Anatomy of an Editorial

Here’s a Newsday editorial. While there’s no strict formula, the following outline can help you organize your information. Remember to address the most convincing points made by people who disagree with you and spell out your counter-arguments.

Below the editorial, you will see how each of these is accomplished.

  • Introduce the subject.
  • State your bottom line.
  • Spell out your prescription.
  • Provide enough background and facts so that a reader who has no prior knowledge of your subject will understand what you’re talking about.
  • End with a solid “kicker” that reiterates your opinion in one pithy sentence.

    Don’t Make Paupers of Lawyers Who Help the PoorCompensation for court-appointed lawyers in New York State is so paltry that it risks making a mockery of the right to counsel. Attorneys who defend the poor shouldn’t be driven into poverty themselves. Give them a raise.

    Since 1986, lawyers for indigent people charged with crimes in the state have been paid $40 an hour for courtroom appearances and $25 an hour for work done outside court. Only one state pays less. Attorneys assigned cases in federal court get more. So do New York’s court-appointed psychologists, social workers and, in some instances, investigators.

    State court officials have proposed raising pay for assigned counsel to $75 an hour for felony cases and $65 an hour for misdemeanors. That’s modest compared to the $175 to $300 an hour the state pays outside lawyers to handle work for the Metropolitan Transportation Authority or the dormitory authority. The state Legislature should authorize the increase and Albany should pick up the additional cost.

    Local governments currently pay assigned counsel. They should continue to put up the same amount as now. To make up the difference, court officials want to tap the surcharge paid by everyone convicted of a crime. It would be an appropriate use of that $70 million, which now goes to the state’s general fund.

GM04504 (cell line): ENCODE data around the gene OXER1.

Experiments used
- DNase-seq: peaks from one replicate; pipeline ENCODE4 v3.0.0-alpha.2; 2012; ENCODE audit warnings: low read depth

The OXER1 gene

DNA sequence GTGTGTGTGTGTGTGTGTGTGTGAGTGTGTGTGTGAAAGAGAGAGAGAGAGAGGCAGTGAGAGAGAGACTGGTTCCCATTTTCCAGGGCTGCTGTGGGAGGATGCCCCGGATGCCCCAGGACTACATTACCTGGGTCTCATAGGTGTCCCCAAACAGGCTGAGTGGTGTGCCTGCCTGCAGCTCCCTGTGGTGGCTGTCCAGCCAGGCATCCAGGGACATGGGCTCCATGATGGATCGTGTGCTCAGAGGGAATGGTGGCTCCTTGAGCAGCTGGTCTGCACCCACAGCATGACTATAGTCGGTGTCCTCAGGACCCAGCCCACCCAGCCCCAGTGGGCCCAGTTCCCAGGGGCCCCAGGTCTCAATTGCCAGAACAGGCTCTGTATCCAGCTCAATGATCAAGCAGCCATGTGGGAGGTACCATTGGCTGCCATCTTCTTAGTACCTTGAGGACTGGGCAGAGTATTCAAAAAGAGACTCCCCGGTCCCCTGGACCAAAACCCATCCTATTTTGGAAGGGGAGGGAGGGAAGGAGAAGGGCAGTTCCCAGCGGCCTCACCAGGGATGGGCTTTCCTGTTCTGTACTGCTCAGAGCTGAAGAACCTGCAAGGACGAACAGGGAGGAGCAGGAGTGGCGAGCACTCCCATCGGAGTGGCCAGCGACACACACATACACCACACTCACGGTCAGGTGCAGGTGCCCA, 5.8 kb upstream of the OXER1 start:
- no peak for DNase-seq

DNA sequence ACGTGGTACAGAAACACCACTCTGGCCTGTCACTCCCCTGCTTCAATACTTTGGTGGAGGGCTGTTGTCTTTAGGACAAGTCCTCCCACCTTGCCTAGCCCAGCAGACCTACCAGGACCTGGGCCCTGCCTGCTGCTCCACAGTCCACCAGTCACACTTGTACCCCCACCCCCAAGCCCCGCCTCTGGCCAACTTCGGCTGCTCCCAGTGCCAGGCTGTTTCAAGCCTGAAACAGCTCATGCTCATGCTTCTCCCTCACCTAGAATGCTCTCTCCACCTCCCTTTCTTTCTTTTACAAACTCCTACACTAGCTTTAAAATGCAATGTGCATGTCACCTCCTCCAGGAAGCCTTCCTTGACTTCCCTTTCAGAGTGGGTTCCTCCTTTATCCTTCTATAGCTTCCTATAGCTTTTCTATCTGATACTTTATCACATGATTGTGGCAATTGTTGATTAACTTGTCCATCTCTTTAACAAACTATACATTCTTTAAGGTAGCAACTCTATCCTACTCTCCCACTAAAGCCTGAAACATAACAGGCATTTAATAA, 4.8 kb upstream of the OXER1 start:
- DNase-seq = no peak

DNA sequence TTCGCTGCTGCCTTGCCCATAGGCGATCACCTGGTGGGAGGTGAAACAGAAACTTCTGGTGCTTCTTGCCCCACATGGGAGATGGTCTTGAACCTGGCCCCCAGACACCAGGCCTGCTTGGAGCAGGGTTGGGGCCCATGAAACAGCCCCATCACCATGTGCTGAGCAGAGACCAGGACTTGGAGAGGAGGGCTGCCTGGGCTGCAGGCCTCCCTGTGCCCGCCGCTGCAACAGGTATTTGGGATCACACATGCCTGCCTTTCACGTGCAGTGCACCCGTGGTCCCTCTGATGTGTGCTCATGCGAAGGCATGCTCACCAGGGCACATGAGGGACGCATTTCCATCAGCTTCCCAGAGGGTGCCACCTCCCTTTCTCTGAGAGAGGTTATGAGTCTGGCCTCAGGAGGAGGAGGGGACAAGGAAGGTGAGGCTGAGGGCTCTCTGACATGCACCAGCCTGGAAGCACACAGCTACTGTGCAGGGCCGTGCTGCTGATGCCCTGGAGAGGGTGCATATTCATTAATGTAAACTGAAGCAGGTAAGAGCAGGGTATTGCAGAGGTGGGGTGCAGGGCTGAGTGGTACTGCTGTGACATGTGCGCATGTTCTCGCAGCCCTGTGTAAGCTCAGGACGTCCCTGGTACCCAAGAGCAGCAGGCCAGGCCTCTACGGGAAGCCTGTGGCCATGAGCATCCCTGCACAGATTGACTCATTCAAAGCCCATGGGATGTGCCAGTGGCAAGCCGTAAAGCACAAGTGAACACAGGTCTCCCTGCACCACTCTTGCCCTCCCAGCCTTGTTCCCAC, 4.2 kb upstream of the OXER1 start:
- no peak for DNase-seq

The number of lawyers willing to work for the pittance that New York now mandates has declined dramatically. Those who accept the work tend to be inexperienced and overburdened. Proceedings are often delayed as they run from courtroom to courtroom, juggling their schedules to keep their practices afloat.

    Justice is elusive when the only thing between a defendant and a prison cell is a harried lawyer barely seen or heard before appearing in court. Everyone accused of a crime has a right to a lawyer. That lawyer shouldn’t be the lowest-paid person in the courtroom.

    ©2000 Newsday Inc. Reprinted with permission. www.newsday.com


    Introduce the subject: Compensation for court-appointed lawyers in New York State is so paltry that it risks making a mockery of the right to counsel.

    State the bottom line: Attorneys who defend the poor shouldn’t be driven into poverty themselves.

    Provide background and facts: Paragraphs 2, 3, 4.

    Spell our your prescription: Give them a raise.

    Tie it up with the kicker: Everyone accused of a crime has a right to a lawyer. That lawyer shouldn’t be the lowest-paid person in the courtroom.